The freelance workforce is becoming more highly skilled and highly educated


By Sam Becker


Employers are having a hard time finding enough workers, and that may be because millions of Americans are increasingly going to work for themselves, either creating businesses or becoming freelancers. 

During 2021, Americans submitted applications to create 5.4 million new businesses, the highest level ever recorded, according to the U.S. Census Bureau, and a 68% increase over the average for the preceding five years. Millions more are turning to freelance work as well. In fact, within the next several years, as much as half of the American workforce—almost 87 million people—will be freelancing.

The trend is picking up steam, too, according to new data from freelance marketplace Upwork. The study finds that over the past year, 39% of the American workforce performed freelance work in some shape or form (an increase of 3% year-over-year), and chipped in a whopping $1.35 trillion in earnings to the overall U.S. economy.

The growing pool of full-time freelancers isn’t merely composed of people who were laid off or who otherwise lost their jobs over the past few years. It’s often young, educated workers who are striking out on their own, as the data shows that 43% of Gen Z professionals and 46% of millennial professionals freelanced in the past year, and that 26% of all freelancers hold a postgraduate degree—up from 20% last year.

What’s behind the shift? Changes in not only how we collectively view work methods, but also our perception of independent work (and the pandemic, of course), says Margaret Lilani, VP of talent solutions at Upwork. “We attribute [the growing popularity of freelancing] to a macro shift in the workforce, where people are questioning the old ways of working for the first time,” Lilani says. “The pandemic enabled this realization en masse and helped to accelerate what would likely have been a more gradual adoption.”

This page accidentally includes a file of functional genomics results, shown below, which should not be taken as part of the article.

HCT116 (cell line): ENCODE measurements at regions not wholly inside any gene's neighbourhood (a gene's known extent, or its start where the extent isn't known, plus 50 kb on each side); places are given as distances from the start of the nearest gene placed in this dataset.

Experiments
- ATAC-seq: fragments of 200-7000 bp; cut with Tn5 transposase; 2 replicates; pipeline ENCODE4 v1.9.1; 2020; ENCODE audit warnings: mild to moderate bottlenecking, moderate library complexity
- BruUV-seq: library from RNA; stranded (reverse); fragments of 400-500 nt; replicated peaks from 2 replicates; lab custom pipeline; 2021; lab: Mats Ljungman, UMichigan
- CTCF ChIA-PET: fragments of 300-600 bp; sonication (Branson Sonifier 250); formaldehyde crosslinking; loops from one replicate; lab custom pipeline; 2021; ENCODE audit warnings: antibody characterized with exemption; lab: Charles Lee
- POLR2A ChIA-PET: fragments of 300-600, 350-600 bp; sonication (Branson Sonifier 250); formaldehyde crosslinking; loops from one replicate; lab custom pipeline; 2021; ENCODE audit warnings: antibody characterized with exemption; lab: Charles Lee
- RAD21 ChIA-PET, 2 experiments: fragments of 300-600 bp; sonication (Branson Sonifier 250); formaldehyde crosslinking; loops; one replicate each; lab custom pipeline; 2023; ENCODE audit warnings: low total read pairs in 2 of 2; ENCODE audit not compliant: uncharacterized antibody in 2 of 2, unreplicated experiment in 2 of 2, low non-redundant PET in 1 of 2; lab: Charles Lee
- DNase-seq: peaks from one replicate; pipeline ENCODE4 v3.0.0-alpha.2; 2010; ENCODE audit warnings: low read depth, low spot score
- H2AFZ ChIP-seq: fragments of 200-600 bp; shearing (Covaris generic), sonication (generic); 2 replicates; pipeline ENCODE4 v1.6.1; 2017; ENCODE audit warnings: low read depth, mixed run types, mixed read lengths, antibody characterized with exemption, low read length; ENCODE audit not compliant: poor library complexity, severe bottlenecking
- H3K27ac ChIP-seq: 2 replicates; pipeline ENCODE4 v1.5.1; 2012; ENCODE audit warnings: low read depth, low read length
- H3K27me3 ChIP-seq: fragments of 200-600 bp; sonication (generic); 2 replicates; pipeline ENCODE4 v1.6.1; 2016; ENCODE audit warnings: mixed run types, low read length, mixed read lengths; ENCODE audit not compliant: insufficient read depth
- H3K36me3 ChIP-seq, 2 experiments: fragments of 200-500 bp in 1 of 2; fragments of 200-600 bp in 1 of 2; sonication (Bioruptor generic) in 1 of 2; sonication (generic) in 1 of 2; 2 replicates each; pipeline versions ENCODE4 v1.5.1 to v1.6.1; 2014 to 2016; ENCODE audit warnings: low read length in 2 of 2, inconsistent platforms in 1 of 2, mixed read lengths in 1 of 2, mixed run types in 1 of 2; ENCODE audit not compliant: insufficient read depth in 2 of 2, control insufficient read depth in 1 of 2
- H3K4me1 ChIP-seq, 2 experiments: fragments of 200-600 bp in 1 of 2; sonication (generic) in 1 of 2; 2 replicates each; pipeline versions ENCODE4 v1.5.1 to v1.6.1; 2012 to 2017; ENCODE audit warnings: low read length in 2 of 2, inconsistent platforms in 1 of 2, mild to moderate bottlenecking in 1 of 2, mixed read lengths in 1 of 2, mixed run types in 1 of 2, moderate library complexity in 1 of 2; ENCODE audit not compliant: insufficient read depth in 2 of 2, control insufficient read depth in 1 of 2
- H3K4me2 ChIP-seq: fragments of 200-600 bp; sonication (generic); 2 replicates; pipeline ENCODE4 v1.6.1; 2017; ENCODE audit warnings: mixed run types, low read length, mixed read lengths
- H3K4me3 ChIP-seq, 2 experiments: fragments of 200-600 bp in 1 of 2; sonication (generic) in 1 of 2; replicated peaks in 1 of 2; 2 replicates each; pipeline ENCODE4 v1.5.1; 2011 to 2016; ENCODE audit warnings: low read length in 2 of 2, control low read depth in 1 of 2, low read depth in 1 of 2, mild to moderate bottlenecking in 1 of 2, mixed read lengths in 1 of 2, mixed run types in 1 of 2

“Skilled professionals recognize the benefits that freelancing offers them from a work and life standpoint. They are part of this massive ‘ah-ha’ moment causing people to scrutinize the confines of a traditional 9-to-5. And for those seeking something outside of that, freelancing offers flexibility and control that a traditional job cannot provide,” Lilani says.

Freelancer organizations say they’ve likewise seen growth over the past few years. Rafael Espinal, executive director of Freelancers Union, a nonprofit group that provides advocacy, benefits, and resources for its 500,000 members across the United States, says the organization’s “weekly membership roles have increased 300% on a weekly basis compared to 2020.” 

The freelance workforce is becoming more highly skilled and highly educated

“We’re seeing more and more people make the jump and turn to freelancing,” he says. 

Weighing rewards against the risks

Despite its growing popularity, freelancing does come with significant risks. Many workers weighing the pros and cons of ditching a full-time job for a freelance career need to consider the additional costs that may have been covered by employers, as well as the time needed to learn the ropes. 

“You need to figure out how to pay for health insurance—think about paid leave, disability pay, and life insurance,” Espinal says. Not to mention, he adds, freelancers should be doing their best to “learn the ins and outs of contracts,” which many freelancers struggle with.

Overall, the decision to start freelancing full-time may amount to a comparison of the pros and cons. For instance, the gender pay gap still exists in the freelance world, which may be something prospective freelancers need to take into consideration before making the jump. Conversely, freelancers can also be more discerning of the work they do and the clients they work with. That flexibility allows many to forgo working relationships with brands or organizations that they don’t align with ideologically, or otherwise.

Ultimately, Espinal says, the pros tend to outweigh the cons, which is why more and more people in recent years have made the decision to strike out on their own. “Freelance work provides the benefits people want: working from home, choosing their own hours, and providing the flexibility to take care of your family,” he says. 

“If you’re resilient, nimble, and efficient, then freelancing may be for you,” he says. “It takes a lot of guts, but if you put the time and effort in and don’t get discouraged, you’ll be able to have a successful career freelancing.”

Fast Company